Hyundai, IonQ Renew Partnership for Quantum Automotive Applications

Companies will work on smarter object detection for autonomous cars and new metal catalysts for EVs
Berenice Baker
Berenice Baker

December 7, 2022

Hyundai logo
Hyundai is turning to quantum for object recognition and novel battery technology.Hyundai

Hyundai Motor Company is expanding its partnership with quantum computing provider IonQ to use quantum to develop solutions for future vehicles.

Under the new agreement, Hyundai will use IonQ’s quantum computer to develop machine vision algorithms capable of conducting object detection on 3D data from autonomous vehicles.

They will also use quantum to simulate electrochemical reactions of different metal catalysts to develop more efficient and environmentally friendly electric vehicles (EVs).

Improved Object Detection

IonQ and Hyundai first collaborated on using

quantum for object detection

in April. They initially investigated using quantum machine learning techniques to image processing to detect and classify objects such as street signs.

The new joint research will look at using quantum algorithms to analyze spatial and environmental data from lidar and other sensors, to improve future vehicles’ identification and reaction to objects, people, and the surrounding environment.

According to IonQ,

its quantum machine learning techniques are better than current technology as they enable faster machine learning and the more effective recognition of edge cases, i.e., a scenario a machine learning algorithm has not encountered during its learning stage.

They could also generalize better, learn from lower-resolution or noisy data, and capture complex correlations with fewer parameters than existing systems need. IonQ claims this could lead to autonomous vehicles being able to make quicker, safer and more accurate decisions without user input.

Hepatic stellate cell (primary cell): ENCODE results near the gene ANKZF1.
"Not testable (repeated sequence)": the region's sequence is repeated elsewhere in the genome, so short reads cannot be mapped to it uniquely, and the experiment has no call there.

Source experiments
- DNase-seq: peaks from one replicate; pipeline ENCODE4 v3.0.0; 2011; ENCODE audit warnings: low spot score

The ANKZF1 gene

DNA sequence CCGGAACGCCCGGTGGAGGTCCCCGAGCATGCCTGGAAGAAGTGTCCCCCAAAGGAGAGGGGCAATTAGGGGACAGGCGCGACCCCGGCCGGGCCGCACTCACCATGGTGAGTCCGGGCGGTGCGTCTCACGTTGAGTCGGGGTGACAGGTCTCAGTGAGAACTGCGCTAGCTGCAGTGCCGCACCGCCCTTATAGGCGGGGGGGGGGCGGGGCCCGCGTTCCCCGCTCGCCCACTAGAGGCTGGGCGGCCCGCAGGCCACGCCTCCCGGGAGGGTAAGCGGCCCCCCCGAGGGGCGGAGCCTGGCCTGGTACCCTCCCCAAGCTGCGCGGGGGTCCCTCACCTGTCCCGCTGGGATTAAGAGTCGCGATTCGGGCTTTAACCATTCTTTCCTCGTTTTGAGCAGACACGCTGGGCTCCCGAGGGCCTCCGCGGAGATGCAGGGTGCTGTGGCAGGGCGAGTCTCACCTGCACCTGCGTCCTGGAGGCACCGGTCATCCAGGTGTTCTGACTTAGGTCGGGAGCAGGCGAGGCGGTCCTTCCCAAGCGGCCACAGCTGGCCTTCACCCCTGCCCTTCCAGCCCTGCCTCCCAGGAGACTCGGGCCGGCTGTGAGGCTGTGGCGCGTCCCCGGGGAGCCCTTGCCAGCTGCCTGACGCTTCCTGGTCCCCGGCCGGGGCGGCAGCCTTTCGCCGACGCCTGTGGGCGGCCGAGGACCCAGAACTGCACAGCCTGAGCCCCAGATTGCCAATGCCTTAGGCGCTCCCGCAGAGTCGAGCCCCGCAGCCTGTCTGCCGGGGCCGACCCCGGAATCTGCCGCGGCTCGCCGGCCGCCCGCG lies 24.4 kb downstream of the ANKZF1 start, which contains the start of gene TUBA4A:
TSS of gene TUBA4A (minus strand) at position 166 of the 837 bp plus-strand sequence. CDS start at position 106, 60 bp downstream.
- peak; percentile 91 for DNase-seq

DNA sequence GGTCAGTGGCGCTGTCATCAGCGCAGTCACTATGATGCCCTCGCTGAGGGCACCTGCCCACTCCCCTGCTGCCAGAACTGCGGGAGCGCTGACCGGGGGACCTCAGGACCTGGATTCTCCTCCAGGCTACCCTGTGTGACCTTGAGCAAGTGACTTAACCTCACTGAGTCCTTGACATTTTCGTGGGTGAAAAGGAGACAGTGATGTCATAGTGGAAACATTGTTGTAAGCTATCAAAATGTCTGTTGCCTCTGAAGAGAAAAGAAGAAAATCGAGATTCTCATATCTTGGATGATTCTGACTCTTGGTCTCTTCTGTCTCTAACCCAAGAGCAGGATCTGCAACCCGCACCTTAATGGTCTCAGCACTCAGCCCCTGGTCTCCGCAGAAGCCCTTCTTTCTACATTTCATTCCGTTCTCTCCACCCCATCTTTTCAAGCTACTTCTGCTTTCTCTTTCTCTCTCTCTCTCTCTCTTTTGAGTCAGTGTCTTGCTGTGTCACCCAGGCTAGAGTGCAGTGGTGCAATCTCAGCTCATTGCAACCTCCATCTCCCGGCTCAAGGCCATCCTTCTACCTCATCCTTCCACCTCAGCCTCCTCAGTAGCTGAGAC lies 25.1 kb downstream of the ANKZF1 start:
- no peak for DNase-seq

Better Batteries

Hyundai and IonQ are Also carrying out joint research using quantum algorithms to study lithium compounds and their chemical reactions in battery chemistry to improve charge and discharge cycles, durability, capacity and safety for EVs. This project was first announced in January.

Hyundai is now using the results of this research to expand its current scope into exploring new metal catalyst chemical reactions for future vehicles. This could lead to higher-performance EVs at reduced costs.

“IonQ’s continued work with Hyundai strengthens both our beliefs that quantum will drive the next phase of innovations throughout the automotive industry,” said IonQ co-founder and CTO Jungsang Kim.

“Autonomous vehicles are still in their infancy, yet the quantum-derived algorithms we’re testing today have the potential to shape the commerciality, efficiency and safety of such systems.”

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